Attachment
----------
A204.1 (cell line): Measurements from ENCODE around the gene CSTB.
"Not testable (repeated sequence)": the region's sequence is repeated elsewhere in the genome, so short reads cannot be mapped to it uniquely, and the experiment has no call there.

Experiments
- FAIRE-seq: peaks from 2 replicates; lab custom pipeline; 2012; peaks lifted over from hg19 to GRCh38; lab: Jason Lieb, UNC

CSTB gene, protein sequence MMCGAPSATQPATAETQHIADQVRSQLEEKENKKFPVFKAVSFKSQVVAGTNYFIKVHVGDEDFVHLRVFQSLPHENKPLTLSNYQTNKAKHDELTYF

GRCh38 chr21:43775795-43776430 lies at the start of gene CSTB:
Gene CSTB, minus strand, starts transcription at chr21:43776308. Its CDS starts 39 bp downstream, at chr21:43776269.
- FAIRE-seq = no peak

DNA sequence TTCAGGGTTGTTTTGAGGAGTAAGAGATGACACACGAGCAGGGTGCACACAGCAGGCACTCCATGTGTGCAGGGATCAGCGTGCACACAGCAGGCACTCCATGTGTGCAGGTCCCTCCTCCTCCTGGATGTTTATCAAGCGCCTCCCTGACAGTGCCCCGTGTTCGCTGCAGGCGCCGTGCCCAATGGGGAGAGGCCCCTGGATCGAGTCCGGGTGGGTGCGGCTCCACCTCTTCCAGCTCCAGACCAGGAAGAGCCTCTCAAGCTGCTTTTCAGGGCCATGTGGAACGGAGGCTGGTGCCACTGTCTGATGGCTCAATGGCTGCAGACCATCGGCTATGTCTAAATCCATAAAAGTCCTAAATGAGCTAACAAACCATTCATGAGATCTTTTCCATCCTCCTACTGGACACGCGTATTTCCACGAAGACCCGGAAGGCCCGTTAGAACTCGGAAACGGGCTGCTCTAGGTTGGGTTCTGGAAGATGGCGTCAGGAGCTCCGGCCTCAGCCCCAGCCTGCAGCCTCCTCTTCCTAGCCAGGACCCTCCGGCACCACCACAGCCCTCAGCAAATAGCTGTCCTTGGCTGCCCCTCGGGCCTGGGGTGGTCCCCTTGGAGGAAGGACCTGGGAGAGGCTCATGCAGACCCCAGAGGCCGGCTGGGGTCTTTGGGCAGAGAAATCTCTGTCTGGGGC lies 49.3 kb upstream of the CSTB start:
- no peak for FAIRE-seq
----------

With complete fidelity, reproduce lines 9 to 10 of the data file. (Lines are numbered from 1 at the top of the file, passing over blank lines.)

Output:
DNA sequence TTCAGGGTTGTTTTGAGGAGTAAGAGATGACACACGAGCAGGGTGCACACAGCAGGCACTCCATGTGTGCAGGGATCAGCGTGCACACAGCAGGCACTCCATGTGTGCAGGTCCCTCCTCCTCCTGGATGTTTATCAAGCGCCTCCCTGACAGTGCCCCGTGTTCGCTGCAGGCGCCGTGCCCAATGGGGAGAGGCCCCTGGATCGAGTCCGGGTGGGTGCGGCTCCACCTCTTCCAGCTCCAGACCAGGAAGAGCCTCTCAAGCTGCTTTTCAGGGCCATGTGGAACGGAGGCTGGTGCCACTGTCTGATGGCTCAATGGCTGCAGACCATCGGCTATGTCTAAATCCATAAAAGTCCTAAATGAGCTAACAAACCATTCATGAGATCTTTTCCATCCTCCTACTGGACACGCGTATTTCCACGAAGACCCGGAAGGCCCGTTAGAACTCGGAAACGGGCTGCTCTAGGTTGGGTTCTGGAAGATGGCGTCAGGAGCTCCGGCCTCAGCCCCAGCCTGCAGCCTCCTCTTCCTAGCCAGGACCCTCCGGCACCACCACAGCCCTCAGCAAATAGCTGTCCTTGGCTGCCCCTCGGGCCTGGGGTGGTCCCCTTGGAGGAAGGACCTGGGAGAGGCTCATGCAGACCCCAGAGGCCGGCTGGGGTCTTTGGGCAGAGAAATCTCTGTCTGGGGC lies 49.3 kb upstream of the CSTB start:
- no peak for FAIRE-seq